Although when first written Huckleberry Finn was considered trash and strictly a children?s book, the opinion of the novel has changed over the course of the years. The majority of the literary critics that have expressed their opinion on The Adventures of Huckleberry Finn consider it a literary masterpiece and the first true American classic. In F.R. Leavis? ?Viewpoints? published in Twentieth Century Interpretations of The Adventures of Huckleberry Finn in 1968, Leavis heralds the novel by emphasizing that ?Huckleberry Finn, by general agreement Mark Twain?s greatest work, is supremely the American classic, and it is one of the great books of the world? (109). While Leavis has recognized Huckleberry Finn as the ?American classic,? other critics go further. In Louis J. Budd?s ?Introduction? to New Essays on Huckleberry Finn published in 1985, Budd decrees, ?More so today, people who pay any mind to books get used to hearing Huckleberry Finn called the great American novel, a masterpiece, a classic, and even a world classic? (1). Twain has created a masterpiece that can be enjoyed by not only scholars but by anyone. Appearing in Modern Critical Interpretations in 1986, James Cox stresses in ?A Hard Book to Take? that Huckleberry Finn, although ?read by people of all ages, loved throughout the nation, it finally made its way into the academy so that professors of literature ? at least a good number of them ? have come to take both confidence and pleasure in deeming it a masterpiece of American literature? (87). The majority of the critics agree on Twain?s success with Huckleberry Finn. Twain employs many devices of language, especially characterization, to enhance the read of the book. In Mark Twain?s The Adventures of Huckleberry Finn, Twain utilizes a plethora of characters and their interactions with Huck to illustrate Huck?s views of society.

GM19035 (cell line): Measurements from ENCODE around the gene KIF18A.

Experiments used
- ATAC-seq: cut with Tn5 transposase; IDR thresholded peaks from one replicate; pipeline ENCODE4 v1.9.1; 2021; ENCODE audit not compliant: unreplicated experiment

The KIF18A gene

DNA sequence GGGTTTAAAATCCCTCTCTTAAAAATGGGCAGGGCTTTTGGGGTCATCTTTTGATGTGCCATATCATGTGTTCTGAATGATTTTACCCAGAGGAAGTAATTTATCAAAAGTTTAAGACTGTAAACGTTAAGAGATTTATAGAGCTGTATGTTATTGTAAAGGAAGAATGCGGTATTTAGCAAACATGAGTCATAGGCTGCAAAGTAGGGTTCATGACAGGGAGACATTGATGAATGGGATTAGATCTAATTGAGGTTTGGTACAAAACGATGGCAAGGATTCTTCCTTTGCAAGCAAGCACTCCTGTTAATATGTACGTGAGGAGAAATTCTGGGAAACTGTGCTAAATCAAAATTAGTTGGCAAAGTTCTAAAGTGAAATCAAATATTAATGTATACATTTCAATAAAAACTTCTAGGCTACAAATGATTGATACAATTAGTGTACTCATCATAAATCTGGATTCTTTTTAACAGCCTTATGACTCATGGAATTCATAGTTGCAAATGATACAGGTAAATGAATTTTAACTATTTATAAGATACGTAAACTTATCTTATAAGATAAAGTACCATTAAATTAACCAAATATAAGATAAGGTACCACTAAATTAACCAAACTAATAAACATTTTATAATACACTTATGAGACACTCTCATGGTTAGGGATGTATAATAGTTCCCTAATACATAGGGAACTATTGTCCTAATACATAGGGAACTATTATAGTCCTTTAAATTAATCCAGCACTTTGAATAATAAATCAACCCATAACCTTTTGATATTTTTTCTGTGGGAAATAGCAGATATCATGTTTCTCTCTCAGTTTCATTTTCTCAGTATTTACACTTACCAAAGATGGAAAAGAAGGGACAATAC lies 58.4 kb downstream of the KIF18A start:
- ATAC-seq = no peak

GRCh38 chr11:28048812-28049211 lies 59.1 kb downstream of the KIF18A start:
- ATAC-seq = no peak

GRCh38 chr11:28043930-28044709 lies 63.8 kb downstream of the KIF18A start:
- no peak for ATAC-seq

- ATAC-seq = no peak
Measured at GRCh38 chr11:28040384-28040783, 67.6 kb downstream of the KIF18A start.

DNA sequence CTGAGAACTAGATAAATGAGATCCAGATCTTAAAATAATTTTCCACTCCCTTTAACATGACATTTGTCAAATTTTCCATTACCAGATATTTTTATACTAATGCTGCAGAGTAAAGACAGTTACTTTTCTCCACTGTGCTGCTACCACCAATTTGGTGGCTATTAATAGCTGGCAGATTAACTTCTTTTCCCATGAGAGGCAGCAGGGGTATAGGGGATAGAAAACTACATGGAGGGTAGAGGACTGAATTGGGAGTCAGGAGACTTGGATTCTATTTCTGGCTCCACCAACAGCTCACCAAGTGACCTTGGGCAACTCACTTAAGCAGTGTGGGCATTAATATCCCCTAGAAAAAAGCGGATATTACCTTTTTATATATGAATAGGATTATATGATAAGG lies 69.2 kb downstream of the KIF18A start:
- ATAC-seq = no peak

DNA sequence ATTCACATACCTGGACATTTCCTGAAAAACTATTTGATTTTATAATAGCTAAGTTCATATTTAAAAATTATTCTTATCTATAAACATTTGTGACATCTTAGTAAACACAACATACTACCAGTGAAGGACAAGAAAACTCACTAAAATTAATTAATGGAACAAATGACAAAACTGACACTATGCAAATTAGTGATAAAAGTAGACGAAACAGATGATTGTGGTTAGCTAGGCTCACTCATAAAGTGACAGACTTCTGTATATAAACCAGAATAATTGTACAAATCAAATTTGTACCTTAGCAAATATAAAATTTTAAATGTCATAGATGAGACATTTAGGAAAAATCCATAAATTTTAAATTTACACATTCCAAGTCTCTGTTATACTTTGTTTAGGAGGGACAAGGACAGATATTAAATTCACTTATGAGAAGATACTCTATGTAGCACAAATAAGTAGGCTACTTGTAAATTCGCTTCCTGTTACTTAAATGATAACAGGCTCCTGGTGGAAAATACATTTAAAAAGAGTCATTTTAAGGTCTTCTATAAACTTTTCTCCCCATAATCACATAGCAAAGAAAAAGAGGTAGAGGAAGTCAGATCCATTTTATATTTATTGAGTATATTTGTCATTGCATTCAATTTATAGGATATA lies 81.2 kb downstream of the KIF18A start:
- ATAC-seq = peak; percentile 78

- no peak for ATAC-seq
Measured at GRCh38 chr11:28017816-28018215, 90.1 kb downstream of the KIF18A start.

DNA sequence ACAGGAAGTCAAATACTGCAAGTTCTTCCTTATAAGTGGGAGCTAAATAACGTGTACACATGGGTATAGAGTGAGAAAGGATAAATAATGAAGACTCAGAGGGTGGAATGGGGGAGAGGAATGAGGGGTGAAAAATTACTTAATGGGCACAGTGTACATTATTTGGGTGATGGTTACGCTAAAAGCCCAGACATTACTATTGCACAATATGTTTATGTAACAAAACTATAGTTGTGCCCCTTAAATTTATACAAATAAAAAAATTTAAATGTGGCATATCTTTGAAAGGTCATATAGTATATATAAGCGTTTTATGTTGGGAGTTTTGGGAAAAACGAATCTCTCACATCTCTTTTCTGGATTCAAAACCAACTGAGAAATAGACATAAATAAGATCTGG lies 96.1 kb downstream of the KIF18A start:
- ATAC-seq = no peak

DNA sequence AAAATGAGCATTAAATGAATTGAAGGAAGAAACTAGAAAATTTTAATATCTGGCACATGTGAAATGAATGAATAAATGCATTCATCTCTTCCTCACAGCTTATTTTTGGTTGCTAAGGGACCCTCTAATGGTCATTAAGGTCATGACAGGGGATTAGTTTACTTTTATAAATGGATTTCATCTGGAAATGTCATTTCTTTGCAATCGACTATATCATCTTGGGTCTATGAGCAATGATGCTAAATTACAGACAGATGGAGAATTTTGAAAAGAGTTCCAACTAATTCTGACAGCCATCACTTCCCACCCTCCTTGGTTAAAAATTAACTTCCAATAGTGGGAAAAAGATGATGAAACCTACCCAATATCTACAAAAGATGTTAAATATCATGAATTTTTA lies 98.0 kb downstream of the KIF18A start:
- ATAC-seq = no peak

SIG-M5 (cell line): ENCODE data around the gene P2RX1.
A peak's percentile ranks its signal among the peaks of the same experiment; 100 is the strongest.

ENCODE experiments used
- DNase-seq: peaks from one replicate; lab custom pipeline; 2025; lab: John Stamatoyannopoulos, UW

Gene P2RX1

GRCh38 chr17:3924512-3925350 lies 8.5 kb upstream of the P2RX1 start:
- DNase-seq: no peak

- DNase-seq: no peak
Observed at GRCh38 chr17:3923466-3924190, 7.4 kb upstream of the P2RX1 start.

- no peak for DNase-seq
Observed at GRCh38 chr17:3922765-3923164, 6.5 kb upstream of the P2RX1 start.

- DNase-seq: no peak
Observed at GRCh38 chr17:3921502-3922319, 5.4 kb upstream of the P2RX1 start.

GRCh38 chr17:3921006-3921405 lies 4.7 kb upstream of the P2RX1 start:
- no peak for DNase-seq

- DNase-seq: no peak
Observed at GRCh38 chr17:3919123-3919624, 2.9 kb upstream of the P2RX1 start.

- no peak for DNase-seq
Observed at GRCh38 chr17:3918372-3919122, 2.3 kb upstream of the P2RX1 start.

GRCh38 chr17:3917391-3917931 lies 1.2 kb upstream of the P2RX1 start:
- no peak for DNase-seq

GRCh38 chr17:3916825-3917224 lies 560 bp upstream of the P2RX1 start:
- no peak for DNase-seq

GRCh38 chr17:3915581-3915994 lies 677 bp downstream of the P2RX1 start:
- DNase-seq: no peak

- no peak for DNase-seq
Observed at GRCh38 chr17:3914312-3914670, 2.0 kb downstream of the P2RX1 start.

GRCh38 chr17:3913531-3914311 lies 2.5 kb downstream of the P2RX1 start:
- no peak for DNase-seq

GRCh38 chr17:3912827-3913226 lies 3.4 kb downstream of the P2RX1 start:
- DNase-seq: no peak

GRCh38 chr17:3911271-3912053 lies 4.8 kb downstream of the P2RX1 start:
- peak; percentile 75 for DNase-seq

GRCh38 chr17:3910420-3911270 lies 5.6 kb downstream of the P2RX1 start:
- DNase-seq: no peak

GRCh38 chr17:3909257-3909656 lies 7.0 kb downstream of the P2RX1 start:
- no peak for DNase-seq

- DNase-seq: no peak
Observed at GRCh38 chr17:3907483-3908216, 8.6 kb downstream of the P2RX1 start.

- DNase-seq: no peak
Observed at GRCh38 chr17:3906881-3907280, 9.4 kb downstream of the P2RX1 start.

From the onset of the novel, Huck Finn is presented with negative experiences relating to society, forcing him to escape from this suffocating and life-threatening environment. Miss Watson, as one of the first characters that the reader witnesses Huck interacting with, stands for the hypocritical society that Huck is trying to escape from, which becomes blatantly evident to Huck when she plans to take the eight hundred dollars for Jim. Miss Watson and the Widow Douglas attempt to ?sivilize? Huck, which in essence ?cramps Huck?s style.? James Wright?s ?The Adventures of Huckleberry Finn? associates being ?sivilized? with being ?overrun with violence and greed? (15). The source of the ?sivilizing? is society, which is represented here by Miss Watson. In Leo Marx?s ?Mr. Eliot, Mr. Trilling, and Huckleberry Finn? appearing in The American Scholar in 1953, Marx believes that ?it is she who keeps ?pecking? at Huck, who tries to teach him to spell and to pray and to keep his feet off the furniture? (29). Miss Watson?s pecking is an annoyance to Huck and causes him to want to escape. ?The Widow Douglas, she took me for her son and she allowed she would sivilize me?and so when I couldn?t stand it no longer, I lit out? (HF 1). The characteristics of being ?sivilized? are also physically uncomfortable to Huck. He does not enjoy starchy clothes and sitting properly. Huck is a backwoods boy, wishing to be free. ?She put me in them new clothes again, and I couldn?t do nothing but sweat and sweat, and feel all cramped up? (HF 1). This cramping of style is what again forces Huck to want to escape at the conclusion of the novel.